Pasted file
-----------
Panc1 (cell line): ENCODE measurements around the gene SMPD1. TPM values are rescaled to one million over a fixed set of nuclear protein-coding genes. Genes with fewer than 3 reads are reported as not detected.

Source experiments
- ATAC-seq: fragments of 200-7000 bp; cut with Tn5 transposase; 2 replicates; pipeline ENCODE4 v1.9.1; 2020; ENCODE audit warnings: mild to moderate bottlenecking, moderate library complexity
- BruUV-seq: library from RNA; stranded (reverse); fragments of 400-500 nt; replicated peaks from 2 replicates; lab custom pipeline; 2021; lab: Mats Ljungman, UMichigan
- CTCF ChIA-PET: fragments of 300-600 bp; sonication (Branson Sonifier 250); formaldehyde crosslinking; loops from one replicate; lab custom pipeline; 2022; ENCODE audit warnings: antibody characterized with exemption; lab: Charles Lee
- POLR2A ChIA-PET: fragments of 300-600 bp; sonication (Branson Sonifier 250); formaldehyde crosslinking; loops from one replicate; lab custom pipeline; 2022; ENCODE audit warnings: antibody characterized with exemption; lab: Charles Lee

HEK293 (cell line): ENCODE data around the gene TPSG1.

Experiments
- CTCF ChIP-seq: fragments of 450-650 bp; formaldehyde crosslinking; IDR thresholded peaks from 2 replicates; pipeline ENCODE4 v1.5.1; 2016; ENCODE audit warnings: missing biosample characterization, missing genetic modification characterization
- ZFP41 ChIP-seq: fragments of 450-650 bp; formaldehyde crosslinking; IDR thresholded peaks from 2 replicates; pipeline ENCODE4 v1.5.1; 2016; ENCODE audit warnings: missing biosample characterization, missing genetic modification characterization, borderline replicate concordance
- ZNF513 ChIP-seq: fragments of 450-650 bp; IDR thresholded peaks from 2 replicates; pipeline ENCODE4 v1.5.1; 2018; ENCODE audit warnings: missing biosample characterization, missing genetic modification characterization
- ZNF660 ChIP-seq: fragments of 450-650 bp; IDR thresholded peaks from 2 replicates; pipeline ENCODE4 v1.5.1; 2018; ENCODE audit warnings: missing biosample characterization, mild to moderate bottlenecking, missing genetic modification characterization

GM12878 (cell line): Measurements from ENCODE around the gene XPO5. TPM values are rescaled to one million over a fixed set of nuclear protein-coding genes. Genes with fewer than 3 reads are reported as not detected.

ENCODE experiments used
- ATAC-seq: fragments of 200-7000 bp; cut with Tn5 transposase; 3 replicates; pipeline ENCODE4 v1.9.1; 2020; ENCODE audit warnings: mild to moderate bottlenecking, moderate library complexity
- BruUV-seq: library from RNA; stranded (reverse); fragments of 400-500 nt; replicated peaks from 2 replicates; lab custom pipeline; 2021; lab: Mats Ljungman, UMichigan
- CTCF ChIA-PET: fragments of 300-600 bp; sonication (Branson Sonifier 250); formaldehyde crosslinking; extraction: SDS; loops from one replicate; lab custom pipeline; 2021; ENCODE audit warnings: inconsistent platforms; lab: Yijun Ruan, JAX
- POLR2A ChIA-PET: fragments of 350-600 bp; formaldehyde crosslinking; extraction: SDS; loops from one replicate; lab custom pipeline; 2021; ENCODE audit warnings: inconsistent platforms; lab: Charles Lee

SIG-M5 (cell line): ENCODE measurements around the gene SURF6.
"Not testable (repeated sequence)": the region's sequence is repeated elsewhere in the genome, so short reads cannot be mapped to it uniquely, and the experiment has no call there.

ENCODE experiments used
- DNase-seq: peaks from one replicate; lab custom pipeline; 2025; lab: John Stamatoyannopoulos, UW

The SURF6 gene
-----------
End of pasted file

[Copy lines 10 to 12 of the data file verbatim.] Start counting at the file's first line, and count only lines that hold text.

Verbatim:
- ZFP41 ChIP-seq: fragments of 450-650 bp; formaldehyde crosslinking; IDR thresholded peaks from 2 replicates; pipeline ENCODE4 v1.5.1; 2016; ENCODE audit warnings: missing biosample characterization, missing genetic modification characterization, borderline replicate concordance
- ZNF513 ChIP-seq: fragments of 450-650 bp; IDR thresholded peaks from 2 replicates; pipeline ENCODE4 v1.5.1; 2018; ENCODE audit warnings: missing biosample characterization, missing genetic modification characterization
- ZNF660 ChIP-seq: fragments of 450-650 bp; IDR thresholded peaks from 2 replicates; pipeline ENCODE4 v1.5.1; 2018; ENCODE audit warnings: missing biosample characterization, mild to moderate bottlenecking, missing genetic modification characterization